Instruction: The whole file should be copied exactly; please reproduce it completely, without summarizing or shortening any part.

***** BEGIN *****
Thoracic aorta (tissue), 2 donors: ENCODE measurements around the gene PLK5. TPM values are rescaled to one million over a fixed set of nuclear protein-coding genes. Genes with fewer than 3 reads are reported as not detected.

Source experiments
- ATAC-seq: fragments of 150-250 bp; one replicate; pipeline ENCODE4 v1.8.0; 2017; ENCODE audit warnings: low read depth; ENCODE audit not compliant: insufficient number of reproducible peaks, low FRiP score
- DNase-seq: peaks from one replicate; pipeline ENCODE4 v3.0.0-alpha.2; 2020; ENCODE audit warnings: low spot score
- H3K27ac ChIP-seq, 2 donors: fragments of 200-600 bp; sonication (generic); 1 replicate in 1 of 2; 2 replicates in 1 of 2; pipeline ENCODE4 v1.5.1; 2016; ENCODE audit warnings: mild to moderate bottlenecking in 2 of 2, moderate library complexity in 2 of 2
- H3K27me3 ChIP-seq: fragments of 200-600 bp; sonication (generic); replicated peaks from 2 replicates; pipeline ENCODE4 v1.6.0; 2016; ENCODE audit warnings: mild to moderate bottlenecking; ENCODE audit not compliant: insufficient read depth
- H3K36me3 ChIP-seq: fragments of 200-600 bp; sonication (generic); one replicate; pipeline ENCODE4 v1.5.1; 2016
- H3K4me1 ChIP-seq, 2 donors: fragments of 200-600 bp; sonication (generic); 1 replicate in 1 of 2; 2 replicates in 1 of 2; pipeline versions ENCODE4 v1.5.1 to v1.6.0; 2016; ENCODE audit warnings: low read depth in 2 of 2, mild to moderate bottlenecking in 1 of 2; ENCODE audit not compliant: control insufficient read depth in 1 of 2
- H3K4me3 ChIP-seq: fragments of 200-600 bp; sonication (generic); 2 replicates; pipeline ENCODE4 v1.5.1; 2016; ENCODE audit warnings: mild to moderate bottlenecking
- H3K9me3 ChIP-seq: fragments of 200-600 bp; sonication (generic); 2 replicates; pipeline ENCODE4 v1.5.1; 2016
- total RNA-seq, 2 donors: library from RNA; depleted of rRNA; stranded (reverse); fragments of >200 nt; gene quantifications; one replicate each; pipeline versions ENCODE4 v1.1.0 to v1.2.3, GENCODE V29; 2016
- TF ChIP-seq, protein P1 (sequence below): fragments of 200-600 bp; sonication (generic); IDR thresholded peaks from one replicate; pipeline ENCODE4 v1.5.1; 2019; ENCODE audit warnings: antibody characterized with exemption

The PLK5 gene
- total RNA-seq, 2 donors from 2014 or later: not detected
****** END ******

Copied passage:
Thoracic aorta (tissue), 2 donors: ENCODE measurements around the gene PLK5. TPM values are rescaled to one million over a fixed set of nuclear protein-coding genes. Genes with fewer than 3 reads are reported as not detected.

Source experiments
- ATAC-seq: fragments of 150-250 bp; one replicate; pipeline ENCODE4 v1.8.0; 2017; ENCODE audit warnings: low read depth; ENCODE audit not compliant: insufficient number of reproducible peaks, low FRiP score
- DNase-seq: peaks from one replicate; pipeline ENCODE4 v3.0.0-alpha.2; 2020; ENCODE audit warnings: low spot score
- H3K27ac ChIP-seq, 2 donors: fragments of 200-600 bp; sonication (generic); 1 replicate in 1 of 2; 2 replicates in 1 of 2; pipeline ENCODE4 v1.5.1; 2016; ENCODE audit warnings: mild to moderate bottlenecking in 2 of 2, moderate library complexity in 2 of 2
- H3K27me3 ChIP-seq: fragments of 200-600 bp; sonication (generic); replicated peaks from 2 replicates; pipeline ENCODE4 v1.6.0; 2016; ENCODE audit warnings: mild to moderate bottlenecking; ENCODE audit not compliant: insufficient read depth
- H3K36me3 ChIP-seq: fragments of 200-600 bp; sonication (generic); one replicate; pipeline ENCODE4 v1.5.1; 2016
- H3K4me1 ChIP-seq, 2 donors: fragments of 200-600 bp; sonication (generic); 1 replicate in 1 of 2; 2 replicates in 1 of 2; pipeline versions ENCODE4 v1.5.1 to v1.6.0; 2016; ENCODE audit warnings: low read depth in 2 of 2, mild to moderate bottlenecking in 1 of 2; ENCODE audit not compliant: control insufficient read depth in 1 of 2
- H3K4me3 ChIP-seq: fragments of 200-600 bp; sonication (generic); 2 replicates; pipeline ENCODE4 v1.5.1; 2016; ENCODE audit warnings: mild to moderate bottlenecking
- H3K9me3 ChIP-seq: fragments of 200-600 bp; sonication (generic); 2 replicates; pipeline ENCODE4 v1.5.1; 2016
- total RNA-seq, 2 donors: library from RNA; depleted of rRNA; stranded (reverse); fragments of >200 nt; gene quantifications; one replicate each; pipeline versions ENCODE4 v1.1.0 to v1.2.3, GENCODE V29; 2016
- TF ChIP-seq, protein P1 (sequence below): fragments of 200-600 bp; sonication (generic); IDR thresholded peaks from one replicate; pipeline ENCODE4 v1.5.1; 2019; ENCODE audit warnings: antibody characterized with exemption

The PLK5 gene
- total RNA-seq, 2 donors from 2014 or later: not detected